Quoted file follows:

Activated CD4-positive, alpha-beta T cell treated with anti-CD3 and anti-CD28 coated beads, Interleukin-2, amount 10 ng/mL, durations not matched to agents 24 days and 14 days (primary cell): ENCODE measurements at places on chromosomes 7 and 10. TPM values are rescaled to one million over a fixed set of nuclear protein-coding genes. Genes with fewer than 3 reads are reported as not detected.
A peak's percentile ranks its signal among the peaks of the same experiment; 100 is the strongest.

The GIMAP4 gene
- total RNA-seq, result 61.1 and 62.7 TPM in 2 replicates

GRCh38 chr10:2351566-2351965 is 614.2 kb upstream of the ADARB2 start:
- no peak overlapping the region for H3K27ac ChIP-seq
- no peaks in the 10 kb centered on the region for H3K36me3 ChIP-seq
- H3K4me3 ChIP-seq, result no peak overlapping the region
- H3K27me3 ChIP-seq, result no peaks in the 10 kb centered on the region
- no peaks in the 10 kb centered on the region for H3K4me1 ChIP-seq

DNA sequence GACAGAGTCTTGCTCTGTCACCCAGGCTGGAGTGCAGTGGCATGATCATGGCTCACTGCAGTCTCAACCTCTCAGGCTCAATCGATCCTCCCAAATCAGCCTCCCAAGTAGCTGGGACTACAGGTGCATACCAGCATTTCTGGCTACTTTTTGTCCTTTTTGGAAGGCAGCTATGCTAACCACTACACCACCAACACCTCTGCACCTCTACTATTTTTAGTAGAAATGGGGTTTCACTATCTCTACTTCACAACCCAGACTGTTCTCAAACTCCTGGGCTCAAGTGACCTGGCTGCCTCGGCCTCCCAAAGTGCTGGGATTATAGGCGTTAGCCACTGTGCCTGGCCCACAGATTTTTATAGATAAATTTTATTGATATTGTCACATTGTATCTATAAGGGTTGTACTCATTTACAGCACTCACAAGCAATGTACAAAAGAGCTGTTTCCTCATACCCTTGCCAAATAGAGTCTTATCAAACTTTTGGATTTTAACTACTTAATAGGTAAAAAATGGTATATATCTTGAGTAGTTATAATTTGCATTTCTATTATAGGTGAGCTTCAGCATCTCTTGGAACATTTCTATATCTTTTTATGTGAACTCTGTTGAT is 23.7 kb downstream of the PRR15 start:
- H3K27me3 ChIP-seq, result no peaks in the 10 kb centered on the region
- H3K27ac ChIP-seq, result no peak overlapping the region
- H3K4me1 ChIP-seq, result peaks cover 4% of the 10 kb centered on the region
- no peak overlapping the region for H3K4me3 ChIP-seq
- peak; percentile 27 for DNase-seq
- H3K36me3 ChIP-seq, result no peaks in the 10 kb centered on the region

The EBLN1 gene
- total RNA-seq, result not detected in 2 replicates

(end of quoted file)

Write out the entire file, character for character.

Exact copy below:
Activated CD4-positive, alpha-beta T cell treated with anti-CD3 and anti-CD28 coated beads, Interleukin-2, amount 10 ng/mL, durations not matched to agents 24 days and 14 days (primary cell): ENCODE measurements at places on chromosomes 7 and 10. TPM values are rescaled to one million over a fixed set of nuclear protein-coding genes. Genes with fewer than 3 reads are reported as not detected.
A peak's percentile ranks its signal among the peaks of the same experiment; 100 is the strongest.

The GIMAP4 gene
- total RNA-seq, result 61.1 and 62.7 TPM in 2 replicates

GRCh38 chr10:2351566-2351965 is 614.2 kb upstream of the ADARB2 start:
- no peak overlapping the region for H3K27ac ChIP-seq
- no peaks in the 10 kb centered on the region for H3K36me3 ChIP-seq
- H3K4me3 ChIP-seq, result no peak overlapping the region
- H3K27me3 ChIP-seq, result no peaks in the 10 kb centered on the region
- no peaks in the 10 kb centered on the region for H3K4me1 ChIP-seq

DNA sequence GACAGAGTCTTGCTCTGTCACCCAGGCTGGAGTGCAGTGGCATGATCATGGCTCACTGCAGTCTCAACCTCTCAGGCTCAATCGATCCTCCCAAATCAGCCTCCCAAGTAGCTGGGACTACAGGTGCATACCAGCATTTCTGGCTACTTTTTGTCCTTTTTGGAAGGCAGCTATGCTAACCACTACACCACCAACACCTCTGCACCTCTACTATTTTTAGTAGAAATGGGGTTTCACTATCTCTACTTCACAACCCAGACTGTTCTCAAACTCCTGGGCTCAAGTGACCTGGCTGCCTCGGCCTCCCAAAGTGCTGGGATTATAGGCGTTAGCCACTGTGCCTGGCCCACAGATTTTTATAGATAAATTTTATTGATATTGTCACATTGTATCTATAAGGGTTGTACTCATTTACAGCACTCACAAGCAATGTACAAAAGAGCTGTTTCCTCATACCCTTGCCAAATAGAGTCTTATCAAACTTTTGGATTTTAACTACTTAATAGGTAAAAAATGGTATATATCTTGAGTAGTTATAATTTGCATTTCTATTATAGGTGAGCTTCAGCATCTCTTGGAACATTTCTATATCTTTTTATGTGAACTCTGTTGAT is 23.7 kb downstream of the PRR15 start:
- H3K27me3 ChIP-seq, result no peaks in the 10 kb centered on the region
- H3K27ac ChIP-seq, result no peak overlapping the region
- H3K4me1 ChIP-seq, result peaks cover 4% of the 10 kb centered on the region
- no peak overlapping the region for H3K4me3 ChIP-seq
- peak; percentile 27 for DNase-seq
- H3K36me3 ChIP-seq, result no peaks in the 10 kb centered on the region

The EBLN1 gene
- total RNA-seq, result not detected in 2 replicates